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Remembering Legendary Author Ian Fleming

Everyone has a favorite super spya character whose cunning nature, quick thinking, or pure mental and physical strength keep us rooting for them long after their books, TV series, or films have reached "the end." Before common names like Jack Bauer, Ethan Hunt, and Jason Bourne dotted the super spy landscape, another famous spy arrested our imagination: James Bond. The dashing and debonair 007 was the creation of Ian Fleming, who has earned a reputation as a legendary author. Yesterday marked the anniversary of Ian Fleming's death. In his honor, we take a look back at his life and his inspiration for writing the iconic James Bond series.

Inspiration in Action

Ian_Fleming (6)Fleming got his start as a journalist, but later entered the British Royal Navy as an intelligence officer. It was here that he gained experience in the world of espionage. Fleming's first appointment was as a personal assistant to Rear Admiral John Godfrey, who was the Director of Naval Intelligence. Though Fleming had no real qualifications for the position, it proved an excellent fit, and he quickly grew into the role.

Fleming later worked with Godfrey, Colonel "Wild Bill" Donovan, and President Franklin D. Roosevelt to coordinate information among various intelligence agencies, including the U.S. agency that eventually evolved into the CIA. That experience prepared Fleming for Operation Golden Eye, an endeavor to secure an intelligence framework in Spain if the country were taken over by Germany.

Transition to Authorship

Before Fleming ever had aspirations of authorship, he was an unabashed bibliophile who began building an extensive personal library in 1929. Fleming concentrated heavily on books about science and technology, though he also collected other "books that made things happen." His wide reading is often evident in his own work.

In 1942, Fleming visited Jamaica and determined that he'd build a home there after World War II ended. Three years later, Fleming named his estate Goldeneye, not only after his own eponymous military operation, but also after Carson McCullers' Reflections in a Golden Eye. He didn't set about writing his own novel until 1952.

casino_royale_fleming_1st-4-1

  • The manuscript for Fleming's first novel, Casino Royale, took Fleming only a few months to write. He was reluctant to share the novel because, as he told close friend William Plomer, "the element suspense is completely absent."
  • Fleming himself designed the original cover art for Casino Royale, and the book sold out in the UK in less than a month. Subsequent printings remained equally popular.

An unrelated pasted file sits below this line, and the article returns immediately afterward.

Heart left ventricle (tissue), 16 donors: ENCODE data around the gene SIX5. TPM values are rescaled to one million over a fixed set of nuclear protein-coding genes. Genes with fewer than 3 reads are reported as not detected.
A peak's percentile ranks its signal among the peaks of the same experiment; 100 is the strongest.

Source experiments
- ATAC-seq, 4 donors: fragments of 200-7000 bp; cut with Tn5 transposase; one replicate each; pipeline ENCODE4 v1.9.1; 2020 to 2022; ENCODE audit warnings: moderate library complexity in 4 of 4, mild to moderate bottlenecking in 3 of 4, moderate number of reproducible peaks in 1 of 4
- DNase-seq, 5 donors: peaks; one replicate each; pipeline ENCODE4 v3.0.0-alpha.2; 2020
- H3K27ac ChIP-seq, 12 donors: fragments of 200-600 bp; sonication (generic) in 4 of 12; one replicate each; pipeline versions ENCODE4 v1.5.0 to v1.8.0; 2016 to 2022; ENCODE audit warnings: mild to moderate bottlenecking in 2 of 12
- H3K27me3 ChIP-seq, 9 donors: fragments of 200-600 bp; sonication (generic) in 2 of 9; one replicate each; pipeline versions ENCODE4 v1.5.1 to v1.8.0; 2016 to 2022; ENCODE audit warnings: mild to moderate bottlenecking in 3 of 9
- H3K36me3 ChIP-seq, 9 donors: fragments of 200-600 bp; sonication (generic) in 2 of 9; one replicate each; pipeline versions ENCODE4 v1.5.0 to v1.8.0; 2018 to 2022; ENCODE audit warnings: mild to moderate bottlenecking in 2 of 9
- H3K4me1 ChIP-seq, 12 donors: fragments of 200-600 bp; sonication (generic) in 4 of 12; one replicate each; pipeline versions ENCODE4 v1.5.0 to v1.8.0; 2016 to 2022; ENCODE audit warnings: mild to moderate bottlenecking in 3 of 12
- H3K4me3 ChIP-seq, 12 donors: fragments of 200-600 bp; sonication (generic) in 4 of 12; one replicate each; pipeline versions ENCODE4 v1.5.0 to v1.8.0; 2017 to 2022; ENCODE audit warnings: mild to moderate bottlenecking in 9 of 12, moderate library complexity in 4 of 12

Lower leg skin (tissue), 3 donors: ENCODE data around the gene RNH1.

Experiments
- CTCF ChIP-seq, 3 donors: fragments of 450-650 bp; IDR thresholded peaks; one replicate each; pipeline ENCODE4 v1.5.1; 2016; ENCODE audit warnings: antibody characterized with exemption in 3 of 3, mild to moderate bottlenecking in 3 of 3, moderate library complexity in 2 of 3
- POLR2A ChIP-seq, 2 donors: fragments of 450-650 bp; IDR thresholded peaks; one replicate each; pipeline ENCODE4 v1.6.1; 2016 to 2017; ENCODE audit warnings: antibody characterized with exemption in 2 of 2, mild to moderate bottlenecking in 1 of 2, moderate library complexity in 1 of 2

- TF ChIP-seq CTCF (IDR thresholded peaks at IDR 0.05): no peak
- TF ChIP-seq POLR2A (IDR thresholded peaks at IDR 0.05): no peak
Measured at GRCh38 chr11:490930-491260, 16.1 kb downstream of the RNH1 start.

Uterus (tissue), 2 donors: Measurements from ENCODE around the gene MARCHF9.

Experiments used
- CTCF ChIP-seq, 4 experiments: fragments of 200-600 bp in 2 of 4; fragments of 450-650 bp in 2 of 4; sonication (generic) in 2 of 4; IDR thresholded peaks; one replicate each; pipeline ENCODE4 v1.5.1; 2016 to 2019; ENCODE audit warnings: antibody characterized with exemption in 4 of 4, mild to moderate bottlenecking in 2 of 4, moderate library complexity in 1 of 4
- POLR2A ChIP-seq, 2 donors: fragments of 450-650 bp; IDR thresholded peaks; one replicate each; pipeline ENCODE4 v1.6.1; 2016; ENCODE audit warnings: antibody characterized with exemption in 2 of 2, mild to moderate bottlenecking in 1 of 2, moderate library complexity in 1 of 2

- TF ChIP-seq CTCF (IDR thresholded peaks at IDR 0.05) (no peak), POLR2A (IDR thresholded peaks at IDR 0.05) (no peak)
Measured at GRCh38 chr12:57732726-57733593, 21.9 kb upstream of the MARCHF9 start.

• The real James Bond was a British ornithologist who authored Birds of the West Indies.  The book achieved world-wide fame as Fleming, a birdwatcher himself, chose the name of its author for the spy hero of Casino Royale, as he was looking for a name as "ordinary as possible." A reference to this connection pops up in the 2002 adaptation of Die Another Day, which stars Pierce Brosnan and Halle Berry (watcha clip here).

  • Fleming's brother Peter provided significant inspiration for James Bond's character. Peter served as an intelligence officer behind the lines in Norway and Greece.
  • From 1953 to 1964, Fleming wrote a new Bond novel every year during his annual holiday in Jamaica. By 1966, twelve novels and two short-story collections had been published. The last two (Man with the Golden Gun and Octopussy and the Living Daylights) were published after Fleming's death.
  • Only Bond's first five novels received positive reviews from critics. The tides began to turn with Dr. No, which received extremely harsh criticism from a number of prominent reviewers.  Despite the reviews, Fleming's work remained wildly popular among readers.

To date, Ian Fleming's Bond books are some of the most popular fiction books of all time; they have sold over 100 million copies worldwide. Seven different actors have played James Bond, and the character still continues to capture our imagination.

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Kristin Masters
Master Content Brain. You think it, she writes it, no good thought remains unposted. Sprinkles pixie dust on Google+, newsletters, blog, facebook, twitter and just about everything else.

 

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